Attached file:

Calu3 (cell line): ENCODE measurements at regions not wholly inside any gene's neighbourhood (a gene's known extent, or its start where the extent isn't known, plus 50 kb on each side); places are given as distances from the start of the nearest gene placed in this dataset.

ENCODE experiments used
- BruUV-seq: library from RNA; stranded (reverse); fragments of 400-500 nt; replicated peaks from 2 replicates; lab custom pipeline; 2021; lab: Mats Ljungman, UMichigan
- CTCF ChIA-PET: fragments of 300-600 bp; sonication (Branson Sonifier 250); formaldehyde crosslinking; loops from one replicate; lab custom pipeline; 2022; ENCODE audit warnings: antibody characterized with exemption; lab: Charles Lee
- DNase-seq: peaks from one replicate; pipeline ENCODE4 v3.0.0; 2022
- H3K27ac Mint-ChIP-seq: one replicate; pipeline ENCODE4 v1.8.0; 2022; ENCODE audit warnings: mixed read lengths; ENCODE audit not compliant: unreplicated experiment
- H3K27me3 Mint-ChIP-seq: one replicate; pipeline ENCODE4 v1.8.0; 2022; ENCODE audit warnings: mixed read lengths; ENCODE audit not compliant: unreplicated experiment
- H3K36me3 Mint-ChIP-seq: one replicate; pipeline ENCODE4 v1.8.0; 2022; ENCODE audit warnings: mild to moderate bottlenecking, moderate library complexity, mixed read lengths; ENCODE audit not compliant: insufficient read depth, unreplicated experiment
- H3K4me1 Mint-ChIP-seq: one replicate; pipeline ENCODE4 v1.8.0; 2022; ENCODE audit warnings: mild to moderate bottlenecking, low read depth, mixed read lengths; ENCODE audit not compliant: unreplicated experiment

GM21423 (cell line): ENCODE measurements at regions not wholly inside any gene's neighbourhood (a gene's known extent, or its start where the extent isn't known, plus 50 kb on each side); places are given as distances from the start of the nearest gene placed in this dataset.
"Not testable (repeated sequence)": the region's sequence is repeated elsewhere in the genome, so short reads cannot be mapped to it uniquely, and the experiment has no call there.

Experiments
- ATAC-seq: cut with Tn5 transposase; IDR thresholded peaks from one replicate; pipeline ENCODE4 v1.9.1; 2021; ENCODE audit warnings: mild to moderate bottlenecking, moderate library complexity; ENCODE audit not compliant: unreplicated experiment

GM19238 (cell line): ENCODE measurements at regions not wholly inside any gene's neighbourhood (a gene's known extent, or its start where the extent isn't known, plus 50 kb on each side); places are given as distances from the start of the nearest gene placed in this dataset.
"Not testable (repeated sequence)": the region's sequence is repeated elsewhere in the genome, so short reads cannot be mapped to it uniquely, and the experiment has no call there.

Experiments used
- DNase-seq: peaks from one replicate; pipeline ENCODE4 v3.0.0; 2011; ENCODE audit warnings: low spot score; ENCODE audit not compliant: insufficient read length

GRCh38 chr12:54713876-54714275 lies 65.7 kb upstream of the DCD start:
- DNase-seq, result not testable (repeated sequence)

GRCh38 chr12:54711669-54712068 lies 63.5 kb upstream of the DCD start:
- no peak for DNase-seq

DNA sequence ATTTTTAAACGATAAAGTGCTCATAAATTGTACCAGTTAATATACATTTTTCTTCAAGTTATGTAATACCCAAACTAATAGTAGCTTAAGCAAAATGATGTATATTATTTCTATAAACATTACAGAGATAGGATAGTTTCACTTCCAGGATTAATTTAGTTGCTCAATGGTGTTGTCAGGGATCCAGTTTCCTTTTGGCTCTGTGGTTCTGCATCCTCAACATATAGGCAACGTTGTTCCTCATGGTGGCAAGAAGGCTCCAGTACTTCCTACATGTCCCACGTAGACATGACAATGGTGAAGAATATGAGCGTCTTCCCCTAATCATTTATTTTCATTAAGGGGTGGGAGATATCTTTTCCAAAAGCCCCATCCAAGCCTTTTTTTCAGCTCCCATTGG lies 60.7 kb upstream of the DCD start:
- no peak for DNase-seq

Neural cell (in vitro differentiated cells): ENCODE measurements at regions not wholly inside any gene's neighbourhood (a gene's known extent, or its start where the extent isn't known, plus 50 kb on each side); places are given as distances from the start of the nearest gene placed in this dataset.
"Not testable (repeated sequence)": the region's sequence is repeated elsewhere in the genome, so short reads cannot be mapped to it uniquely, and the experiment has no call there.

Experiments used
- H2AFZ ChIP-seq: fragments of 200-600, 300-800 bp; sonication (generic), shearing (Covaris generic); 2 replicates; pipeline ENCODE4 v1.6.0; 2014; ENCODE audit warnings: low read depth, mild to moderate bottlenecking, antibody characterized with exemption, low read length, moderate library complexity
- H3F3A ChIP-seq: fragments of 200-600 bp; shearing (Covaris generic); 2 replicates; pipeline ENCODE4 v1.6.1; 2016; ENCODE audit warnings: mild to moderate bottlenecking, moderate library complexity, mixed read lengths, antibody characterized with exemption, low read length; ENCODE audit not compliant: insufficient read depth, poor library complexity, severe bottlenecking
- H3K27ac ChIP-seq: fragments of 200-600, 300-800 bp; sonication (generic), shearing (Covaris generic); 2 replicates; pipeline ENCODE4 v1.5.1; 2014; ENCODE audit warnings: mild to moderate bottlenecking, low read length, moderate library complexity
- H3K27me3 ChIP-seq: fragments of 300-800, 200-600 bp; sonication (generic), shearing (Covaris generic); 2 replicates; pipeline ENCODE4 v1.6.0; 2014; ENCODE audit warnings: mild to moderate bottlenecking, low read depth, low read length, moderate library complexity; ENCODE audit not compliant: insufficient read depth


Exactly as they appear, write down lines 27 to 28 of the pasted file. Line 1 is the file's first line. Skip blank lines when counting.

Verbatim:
- H2AFZ ChIP-seq: fragments of 200-600, 300-800 bp; sonication (generic), shearing (Covaris generic); 2 replicates; pipeline ENCODE4 v1.6.0; 2014; ENCODE audit warnings: low read depth, mild to moderate bottlenecking, antibody characterized with exemption, low read length, moderate library complexity
- H3F3A ChIP-seq: fragments of 200-600 bp; shearing (Covaris generic); 2 replicates; pipeline ENCODE4 v1.6.1; 2016; ENCODE audit warnings: mild to moderate bottlenecking, moderate library complexity, mixed read lengths, antibody characterized with exemption, low read length; ENCODE audit not compliant: insufficient read depth, poor library complexity, severe bottlenecking